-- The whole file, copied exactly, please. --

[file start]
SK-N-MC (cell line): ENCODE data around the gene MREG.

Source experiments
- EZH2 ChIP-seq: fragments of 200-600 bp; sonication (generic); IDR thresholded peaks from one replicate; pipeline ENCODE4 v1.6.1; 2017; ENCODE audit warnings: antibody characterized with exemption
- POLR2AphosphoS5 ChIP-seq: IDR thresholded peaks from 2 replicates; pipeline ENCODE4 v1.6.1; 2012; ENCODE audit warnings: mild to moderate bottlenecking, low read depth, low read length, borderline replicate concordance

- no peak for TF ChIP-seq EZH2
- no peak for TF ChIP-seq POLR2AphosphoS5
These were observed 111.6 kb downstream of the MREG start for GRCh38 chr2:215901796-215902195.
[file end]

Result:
SK-N-MC (cell line): ENCODE data around the gene MREG.

Source experiments
- EZH2 ChIP-seq: fragments of 200-600 bp; sonication (generic); IDR thresholded peaks from one replicate; pipeline ENCODE4 v1.6.1; 2017; ENCODE audit warnings: antibody characterized with exemption
- POLR2AphosphoS5 ChIP-seq: IDR thresholded peaks from 2 replicates; pipeline ENCODE4 v1.6.1; 2012; ENCODE audit warnings: mild to moderate bottlenecking, low read depth, low read length, borderline replicate concordance

- no peak for TF ChIP-seq EZH2
- no peak for TF ChIP-seq POLR2AphosphoS5
These were observed 111.6 kb downstream of the MREG start for GRCh38 chr2:215901796-215902195.